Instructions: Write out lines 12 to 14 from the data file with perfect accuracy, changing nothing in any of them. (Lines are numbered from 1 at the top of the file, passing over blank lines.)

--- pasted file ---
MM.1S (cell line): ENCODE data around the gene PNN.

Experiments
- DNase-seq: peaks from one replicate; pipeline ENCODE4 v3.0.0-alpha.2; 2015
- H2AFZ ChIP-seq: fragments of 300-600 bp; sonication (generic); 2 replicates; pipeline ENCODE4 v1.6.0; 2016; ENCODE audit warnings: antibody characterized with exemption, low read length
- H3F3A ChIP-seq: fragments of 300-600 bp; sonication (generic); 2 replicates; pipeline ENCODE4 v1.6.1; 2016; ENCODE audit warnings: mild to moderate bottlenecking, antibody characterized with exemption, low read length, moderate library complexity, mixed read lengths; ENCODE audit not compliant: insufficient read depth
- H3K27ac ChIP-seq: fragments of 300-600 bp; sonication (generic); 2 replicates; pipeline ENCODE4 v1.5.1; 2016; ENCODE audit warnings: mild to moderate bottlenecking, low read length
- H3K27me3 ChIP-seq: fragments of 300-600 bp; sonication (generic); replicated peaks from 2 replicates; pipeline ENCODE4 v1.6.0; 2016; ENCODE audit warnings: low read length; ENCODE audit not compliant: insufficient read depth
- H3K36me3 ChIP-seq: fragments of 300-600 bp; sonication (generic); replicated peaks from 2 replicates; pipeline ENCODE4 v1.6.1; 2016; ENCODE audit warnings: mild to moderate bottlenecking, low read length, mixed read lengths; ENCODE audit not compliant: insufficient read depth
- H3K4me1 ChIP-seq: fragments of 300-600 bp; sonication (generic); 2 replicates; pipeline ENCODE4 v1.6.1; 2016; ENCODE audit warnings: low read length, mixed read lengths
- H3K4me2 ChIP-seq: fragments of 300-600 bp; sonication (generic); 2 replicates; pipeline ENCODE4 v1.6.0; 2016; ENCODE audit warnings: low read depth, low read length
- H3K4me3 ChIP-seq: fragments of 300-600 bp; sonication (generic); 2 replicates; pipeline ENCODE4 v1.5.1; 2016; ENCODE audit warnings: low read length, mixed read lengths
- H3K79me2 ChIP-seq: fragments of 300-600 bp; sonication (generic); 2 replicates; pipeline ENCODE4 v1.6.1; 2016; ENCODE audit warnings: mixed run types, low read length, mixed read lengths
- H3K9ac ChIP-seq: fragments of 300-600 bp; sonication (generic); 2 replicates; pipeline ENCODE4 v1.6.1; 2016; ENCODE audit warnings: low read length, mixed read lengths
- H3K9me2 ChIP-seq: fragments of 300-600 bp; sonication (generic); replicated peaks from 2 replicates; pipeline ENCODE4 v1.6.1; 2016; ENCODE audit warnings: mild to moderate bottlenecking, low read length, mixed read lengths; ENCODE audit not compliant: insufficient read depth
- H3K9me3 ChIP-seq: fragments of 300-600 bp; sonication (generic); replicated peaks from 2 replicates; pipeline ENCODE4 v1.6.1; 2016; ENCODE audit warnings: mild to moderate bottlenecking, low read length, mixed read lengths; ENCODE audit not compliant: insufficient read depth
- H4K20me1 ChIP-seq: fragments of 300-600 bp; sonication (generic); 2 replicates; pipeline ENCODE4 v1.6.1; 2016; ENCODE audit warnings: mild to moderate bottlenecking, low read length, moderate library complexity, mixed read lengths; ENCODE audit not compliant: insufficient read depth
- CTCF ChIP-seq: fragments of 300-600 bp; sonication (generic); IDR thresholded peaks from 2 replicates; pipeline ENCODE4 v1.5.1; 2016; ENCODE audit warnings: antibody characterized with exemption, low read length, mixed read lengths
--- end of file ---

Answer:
- H3K79me2 ChIP-seq: fragments of 300-600 bp; sonication (generic); 2 replicates; pipeline ENCODE4 v1.6.1; 2016; ENCODE audit warnings: mixed run types, low read length, mixed read lengths
- H3K9ac ChIP-seq: fragments of 300-600 bp; sonication (generic); 2 replicates; pipeline ENCODE4 v1.6.1; 2016; ENCODE audit warnings: low read length, mixed read lengths
- H3K9me2 ChIP-seq: fragments of 300-600 bp; sonication (generic); replicated peaks from 2 replicates; pipeline ENCODE4 v1.6.1; 2016; ENCODE audit warnings: mild to moderate bottlenecking, low read length, mixed read lengths; ENCODE audit not compliant: insufficient read depth